Prehistoric human cuisine included roast tortoise, study finds

What would cavemen and cavewomen have eaten as a side dish or appetizer 400,000 years ago? Archeologists in Israel have found that prehistoric cuisine was more sophisticated than you might expect.

Discovery at Qesem Cave in Israel shows inhabitants 'ate tortoises in a rather sophisticated way'

Avi Gopher, left, and Ran Barkai from the Institute of Archeology of Tel Aviv University inspect an archeological site at Qesem Cave, near Rosh Haain, central Israel. The remains of a side dish or appetizer of tortoise roasted and eaten 400,000 years ago have been found there. ((Oded Balilty/Associated Press))

Prehistoric cave-dwellers enjoyed munching on tortoises roasted in their shells as an appetizer or side dish, Ran Barkai, an archaeologist at Tel Aviv University, said on Tuesday.
Barkai helped lead a research team who found 400,000-year-old tortoise shells and bones in a cave in Israel that showed hunter-gatherers butchered and cooked tortoises as part of a diet dominated by large animals and vegetation.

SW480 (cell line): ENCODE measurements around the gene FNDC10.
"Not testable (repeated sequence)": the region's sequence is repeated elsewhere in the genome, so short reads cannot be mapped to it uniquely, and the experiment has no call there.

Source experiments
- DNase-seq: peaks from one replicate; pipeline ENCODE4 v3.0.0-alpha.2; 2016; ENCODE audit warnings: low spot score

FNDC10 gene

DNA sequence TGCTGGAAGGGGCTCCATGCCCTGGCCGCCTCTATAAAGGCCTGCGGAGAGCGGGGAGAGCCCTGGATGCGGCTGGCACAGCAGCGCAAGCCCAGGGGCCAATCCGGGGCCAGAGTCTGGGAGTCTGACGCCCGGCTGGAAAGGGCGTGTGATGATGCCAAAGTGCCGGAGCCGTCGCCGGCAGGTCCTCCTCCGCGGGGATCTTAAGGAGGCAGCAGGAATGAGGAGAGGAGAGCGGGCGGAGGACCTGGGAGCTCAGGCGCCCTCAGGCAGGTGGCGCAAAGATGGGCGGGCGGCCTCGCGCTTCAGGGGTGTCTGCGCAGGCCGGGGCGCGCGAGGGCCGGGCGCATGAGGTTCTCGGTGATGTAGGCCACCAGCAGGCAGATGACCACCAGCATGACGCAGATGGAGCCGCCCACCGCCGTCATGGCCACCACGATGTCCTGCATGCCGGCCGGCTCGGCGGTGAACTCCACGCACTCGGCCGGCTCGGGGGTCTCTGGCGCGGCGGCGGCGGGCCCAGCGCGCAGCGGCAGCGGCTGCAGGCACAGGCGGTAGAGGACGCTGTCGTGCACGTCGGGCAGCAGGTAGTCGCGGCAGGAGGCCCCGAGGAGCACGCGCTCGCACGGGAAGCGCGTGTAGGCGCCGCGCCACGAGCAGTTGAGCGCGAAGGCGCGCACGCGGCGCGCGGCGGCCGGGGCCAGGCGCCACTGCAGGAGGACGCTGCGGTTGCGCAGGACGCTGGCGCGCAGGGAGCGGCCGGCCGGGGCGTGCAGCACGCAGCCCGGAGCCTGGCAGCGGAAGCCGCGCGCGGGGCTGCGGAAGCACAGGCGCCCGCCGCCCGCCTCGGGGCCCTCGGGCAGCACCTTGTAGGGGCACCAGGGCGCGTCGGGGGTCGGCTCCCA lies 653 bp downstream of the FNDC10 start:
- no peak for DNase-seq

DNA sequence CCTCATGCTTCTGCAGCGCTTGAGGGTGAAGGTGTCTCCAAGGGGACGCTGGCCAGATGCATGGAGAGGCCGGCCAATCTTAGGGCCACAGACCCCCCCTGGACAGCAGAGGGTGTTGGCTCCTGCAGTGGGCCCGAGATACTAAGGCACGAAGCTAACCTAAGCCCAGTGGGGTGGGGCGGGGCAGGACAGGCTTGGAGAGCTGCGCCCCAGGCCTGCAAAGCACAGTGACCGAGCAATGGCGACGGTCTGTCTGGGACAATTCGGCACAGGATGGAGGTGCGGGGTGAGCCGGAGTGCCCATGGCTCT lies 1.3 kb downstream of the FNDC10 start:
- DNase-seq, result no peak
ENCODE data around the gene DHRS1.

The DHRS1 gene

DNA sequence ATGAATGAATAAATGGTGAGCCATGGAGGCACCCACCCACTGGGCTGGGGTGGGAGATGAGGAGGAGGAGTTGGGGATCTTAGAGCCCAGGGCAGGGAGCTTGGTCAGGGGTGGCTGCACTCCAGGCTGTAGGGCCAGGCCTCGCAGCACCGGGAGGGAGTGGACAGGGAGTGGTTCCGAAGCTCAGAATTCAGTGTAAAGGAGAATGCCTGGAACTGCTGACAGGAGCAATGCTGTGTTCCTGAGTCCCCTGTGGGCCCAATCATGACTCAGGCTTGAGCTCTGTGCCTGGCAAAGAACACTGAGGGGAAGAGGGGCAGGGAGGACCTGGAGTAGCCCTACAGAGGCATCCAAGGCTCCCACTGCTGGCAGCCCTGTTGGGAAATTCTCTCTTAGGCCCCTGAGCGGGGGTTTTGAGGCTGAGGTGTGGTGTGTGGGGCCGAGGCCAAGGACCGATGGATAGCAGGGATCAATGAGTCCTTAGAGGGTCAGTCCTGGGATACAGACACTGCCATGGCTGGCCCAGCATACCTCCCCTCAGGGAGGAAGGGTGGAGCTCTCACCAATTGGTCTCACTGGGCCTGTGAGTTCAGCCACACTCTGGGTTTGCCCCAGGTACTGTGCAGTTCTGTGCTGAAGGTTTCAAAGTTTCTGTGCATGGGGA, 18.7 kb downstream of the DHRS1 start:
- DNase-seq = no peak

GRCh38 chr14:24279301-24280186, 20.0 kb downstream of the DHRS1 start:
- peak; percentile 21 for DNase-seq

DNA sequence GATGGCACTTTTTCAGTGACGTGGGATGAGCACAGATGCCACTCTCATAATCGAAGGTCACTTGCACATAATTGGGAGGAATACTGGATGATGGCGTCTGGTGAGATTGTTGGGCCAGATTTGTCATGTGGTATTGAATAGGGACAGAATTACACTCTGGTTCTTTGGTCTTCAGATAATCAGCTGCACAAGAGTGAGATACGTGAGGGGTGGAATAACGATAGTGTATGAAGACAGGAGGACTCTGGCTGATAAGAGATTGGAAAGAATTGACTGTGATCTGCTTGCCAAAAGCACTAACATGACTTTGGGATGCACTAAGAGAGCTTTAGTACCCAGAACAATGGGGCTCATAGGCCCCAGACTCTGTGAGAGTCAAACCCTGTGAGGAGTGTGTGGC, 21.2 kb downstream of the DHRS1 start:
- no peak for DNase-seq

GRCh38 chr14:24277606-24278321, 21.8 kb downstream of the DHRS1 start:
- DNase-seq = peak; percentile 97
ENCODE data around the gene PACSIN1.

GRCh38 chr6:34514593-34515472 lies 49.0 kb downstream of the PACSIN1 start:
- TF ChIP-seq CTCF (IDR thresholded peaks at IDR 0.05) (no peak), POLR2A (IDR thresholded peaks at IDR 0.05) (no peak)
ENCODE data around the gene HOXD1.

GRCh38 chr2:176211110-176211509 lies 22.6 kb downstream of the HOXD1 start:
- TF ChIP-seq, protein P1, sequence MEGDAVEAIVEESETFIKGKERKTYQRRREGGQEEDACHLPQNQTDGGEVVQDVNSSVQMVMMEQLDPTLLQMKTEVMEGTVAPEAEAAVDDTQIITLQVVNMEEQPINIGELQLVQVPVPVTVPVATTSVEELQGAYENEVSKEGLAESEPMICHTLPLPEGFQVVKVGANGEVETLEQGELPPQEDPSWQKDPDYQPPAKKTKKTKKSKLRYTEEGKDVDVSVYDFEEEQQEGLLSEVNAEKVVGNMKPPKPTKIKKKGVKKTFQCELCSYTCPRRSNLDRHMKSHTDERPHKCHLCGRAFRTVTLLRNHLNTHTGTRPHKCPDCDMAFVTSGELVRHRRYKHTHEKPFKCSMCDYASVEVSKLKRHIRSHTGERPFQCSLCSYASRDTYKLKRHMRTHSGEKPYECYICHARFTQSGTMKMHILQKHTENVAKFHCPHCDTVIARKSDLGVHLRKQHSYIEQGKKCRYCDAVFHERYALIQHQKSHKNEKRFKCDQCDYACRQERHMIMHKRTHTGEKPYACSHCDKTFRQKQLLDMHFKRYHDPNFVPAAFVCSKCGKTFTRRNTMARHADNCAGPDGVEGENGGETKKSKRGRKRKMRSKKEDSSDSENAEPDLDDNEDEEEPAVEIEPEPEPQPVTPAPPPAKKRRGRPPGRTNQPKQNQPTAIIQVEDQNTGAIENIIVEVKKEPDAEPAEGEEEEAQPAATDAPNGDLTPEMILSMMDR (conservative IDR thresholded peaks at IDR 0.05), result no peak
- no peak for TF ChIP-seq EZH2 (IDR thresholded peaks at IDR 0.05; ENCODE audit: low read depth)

Burn marks were found on the shells discovered in the Qessem cave, as well as signs they were cracked open and cut marks indicating the animal was butchered using flint knives.

Cut marks on tortoise bone from Qesem Cave indicate the animals were butchered with flint knives by people who lived there 400,000 years ago. (Courtesy Prof. Ran Barkai/Tel Aviv University)

"Now we know they ate tortoises in a rather sophisticated way," Barkai said. "It would have been a supplement — an 
appetizer, dessert or a side dish — to the meat and fat from large animals."

Qesem cave was uncovered during road work in 2000 and was believed to be inhabited for about 200,000 years. The site has offered scientists a rare insight into human evolution and accounted for many research papers.

Bones scattered throughout the cave have already suggested a calorie-rich prehistoric menu of horses, fallow deer and wild ox. A study last year, based on plaque found on teeth, showed the cave's inhabitants also ate plant-based material.

The latest findings by Barkai's team, which included members from Spain and Germany, were published this week in the journal Quaternary Science Reviews


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